How E.T. Inspired The Ending Of How To Train Your Dragon 3

Toothless and Hiccup in How To Train Your Dragon: The Hidden World
(Image credit: (DreamWorks))

Be warned, this article contains SPOILERS! So if haven’t yet cried over How To Train Your Dragon: The Hidden World, turn back until you have!

Go out to the movies, we’ll get together, we’ll have a few laughs… and then a beautiful ending like How To Train Your Dragon’s hits. The last installment of the animated trilogy centering on a village of Vikings and a boy and his dragon has finally been released in theaters, and it’s a tear-jerker.

When I recently had the chance to speak with the franchise’s writer and director Dean DeBlois at a DreamWorks press visit in Glendale, I asked him about what it was like crafting the last moments of the How To Train Your Dragon films. Here’s what he said:

I think there's a lot of joy in it. We made sure that we gave it the appropriate amount of time for characters to say goodbye to one another and to resolve a few ambitions that I had from the moment we embarked on the idea of the trilogy. I wanted a Viking funeral, I wanted a Viking wedding and I wanted a really powerful emotional goodbye – something that to me would be inspired by E.T. saying goodbye to Elliott, I wanted that kind of emotion.

I’d say the director achieved all of this in the latest installment! The final scenes of How To Train Your Dragon: The Hidden World include some of his wishes fulfilled, including Hiccup and Astrid’s marriage and a touching goodbye reminiscent of Steven Spielberg’s E.T. Since the franchise explores similar themes of a boy’s unlikely friendship with a creature typically cast out and misunderstood by his society, DeBlois turning to the classic makes a lot of sense.

Toothless helps Hiccup grow and flourish through their friendship, much like Elliott and E.T’s story goes. Originally an awkward misfit, his journey with Toothless gives him the courage and strength to be a part of something and ultimately become the leader of Berk.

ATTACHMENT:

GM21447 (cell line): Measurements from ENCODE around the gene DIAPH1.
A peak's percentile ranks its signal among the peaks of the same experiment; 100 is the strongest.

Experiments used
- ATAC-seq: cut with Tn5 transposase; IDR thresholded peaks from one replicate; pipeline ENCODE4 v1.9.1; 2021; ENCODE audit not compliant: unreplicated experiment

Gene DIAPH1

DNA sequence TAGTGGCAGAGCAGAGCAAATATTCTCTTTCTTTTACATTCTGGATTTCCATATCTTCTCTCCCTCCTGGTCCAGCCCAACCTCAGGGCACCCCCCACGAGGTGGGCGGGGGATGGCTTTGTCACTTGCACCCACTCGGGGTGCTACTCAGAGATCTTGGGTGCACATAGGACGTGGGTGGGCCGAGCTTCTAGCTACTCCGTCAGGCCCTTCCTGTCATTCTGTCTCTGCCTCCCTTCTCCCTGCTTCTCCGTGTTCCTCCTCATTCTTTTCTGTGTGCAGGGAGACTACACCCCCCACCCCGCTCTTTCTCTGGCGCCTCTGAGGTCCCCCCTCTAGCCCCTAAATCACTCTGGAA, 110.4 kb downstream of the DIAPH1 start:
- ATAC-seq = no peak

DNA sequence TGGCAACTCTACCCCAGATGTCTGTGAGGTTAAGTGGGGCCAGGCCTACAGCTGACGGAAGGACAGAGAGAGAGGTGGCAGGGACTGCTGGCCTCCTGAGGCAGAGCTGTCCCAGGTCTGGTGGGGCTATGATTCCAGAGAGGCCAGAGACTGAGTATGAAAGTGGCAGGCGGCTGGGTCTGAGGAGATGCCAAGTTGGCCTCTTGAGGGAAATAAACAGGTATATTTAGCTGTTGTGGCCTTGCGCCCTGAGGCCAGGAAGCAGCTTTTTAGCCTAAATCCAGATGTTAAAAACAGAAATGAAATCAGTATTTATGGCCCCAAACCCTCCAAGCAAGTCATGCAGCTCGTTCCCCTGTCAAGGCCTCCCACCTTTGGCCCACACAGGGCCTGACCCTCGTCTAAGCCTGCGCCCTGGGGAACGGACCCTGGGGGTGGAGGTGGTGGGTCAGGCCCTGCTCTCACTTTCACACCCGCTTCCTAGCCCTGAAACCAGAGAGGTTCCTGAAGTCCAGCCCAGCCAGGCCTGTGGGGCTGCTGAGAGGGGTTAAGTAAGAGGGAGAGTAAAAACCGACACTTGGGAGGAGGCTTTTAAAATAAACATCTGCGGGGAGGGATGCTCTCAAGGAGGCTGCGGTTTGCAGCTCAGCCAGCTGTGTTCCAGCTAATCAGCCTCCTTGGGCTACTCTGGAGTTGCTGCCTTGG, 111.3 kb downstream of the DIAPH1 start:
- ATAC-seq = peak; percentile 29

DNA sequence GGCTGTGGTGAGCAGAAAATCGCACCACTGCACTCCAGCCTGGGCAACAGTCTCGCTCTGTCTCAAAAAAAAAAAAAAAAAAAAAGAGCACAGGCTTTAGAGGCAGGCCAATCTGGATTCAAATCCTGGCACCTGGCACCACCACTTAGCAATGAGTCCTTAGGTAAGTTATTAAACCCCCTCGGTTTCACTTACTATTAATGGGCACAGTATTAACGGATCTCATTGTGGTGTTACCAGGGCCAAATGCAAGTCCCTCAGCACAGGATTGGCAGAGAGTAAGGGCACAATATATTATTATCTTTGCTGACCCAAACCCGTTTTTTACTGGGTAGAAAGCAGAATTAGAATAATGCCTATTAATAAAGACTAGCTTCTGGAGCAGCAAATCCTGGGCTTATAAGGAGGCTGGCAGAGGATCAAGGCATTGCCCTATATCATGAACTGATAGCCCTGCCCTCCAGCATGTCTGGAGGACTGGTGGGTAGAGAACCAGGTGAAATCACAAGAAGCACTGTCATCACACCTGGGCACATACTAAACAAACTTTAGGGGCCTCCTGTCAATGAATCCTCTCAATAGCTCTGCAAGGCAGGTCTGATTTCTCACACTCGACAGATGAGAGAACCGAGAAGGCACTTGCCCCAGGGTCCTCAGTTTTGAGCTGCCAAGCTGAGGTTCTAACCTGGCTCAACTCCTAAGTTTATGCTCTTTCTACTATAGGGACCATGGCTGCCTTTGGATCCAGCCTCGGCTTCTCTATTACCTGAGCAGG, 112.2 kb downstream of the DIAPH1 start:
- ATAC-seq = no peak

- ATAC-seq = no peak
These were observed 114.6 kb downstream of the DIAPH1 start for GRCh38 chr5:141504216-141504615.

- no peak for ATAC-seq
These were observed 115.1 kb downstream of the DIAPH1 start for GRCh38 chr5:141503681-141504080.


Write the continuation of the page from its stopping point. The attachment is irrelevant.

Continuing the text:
Once Toothless started to find his way home in the “Hidden World” and with the Light Fury, Hiccup must say goodbye to his friend and allow them both to fly on their own. Much like E.T’s phone home, which has Elliott saying goodbye to his closest friend, who helped him get out of his shell and fight for something.

DeBlois also pointed to another classic film as an inspiration for the end of How To Train Your Dragon. In his words:

Also, I really wanted the feeling that I got from the end of 'Born Free' when they returned years later and they saw that the dragon that they released into the wild had thrived and she and her mate had cubs and there was a sense of like we did the right thing. It was tough, but they were rewarded with the knowledge that they're safe and they've thrived in the wild.

The most emotional and gratifying scene in The Hidden World is when the timeline jumps forward to a time when a bearded Hiccup, Astrid and their children are on a boat together and they come across Toothless and the Light Fury. The dragon couple has had dragon children of their own.

The two families share a touching moment where they acknowledge each other, happy in their own environments, and get some gratification that everything turned out okay separately, just as the classic story does with the adopted lion cub sent back into the wild.

Dean DeBlois’ inspirations for the end of How To Train Your Dragon are spot on and, in my opinion, made for a satisfying conclusion to the franchise. Let us know what you thought of the ending in the comments below.

Sarah El-Mahmoud
Staff Writer

Sarah El-Mahmoud has been with CinemaBlend since 2018 after graduating from Cal State Fullerton with a degree in Journalism. In college, she was the Managing Editor of the award-winning college paper, The Daily Titan, where she specialized in writing/editing long-form features, profiles and arts & entertainment coverage, including her first run-in with movie reporting, with a phone interview with Guillermo del Toro for Best Picture winner, The Shape of Water. Now she's into covering YA television and movies, and plenty of horror. Word webslinger. All her writing should be read in Sarah Connor’s Terminator 2 voice over.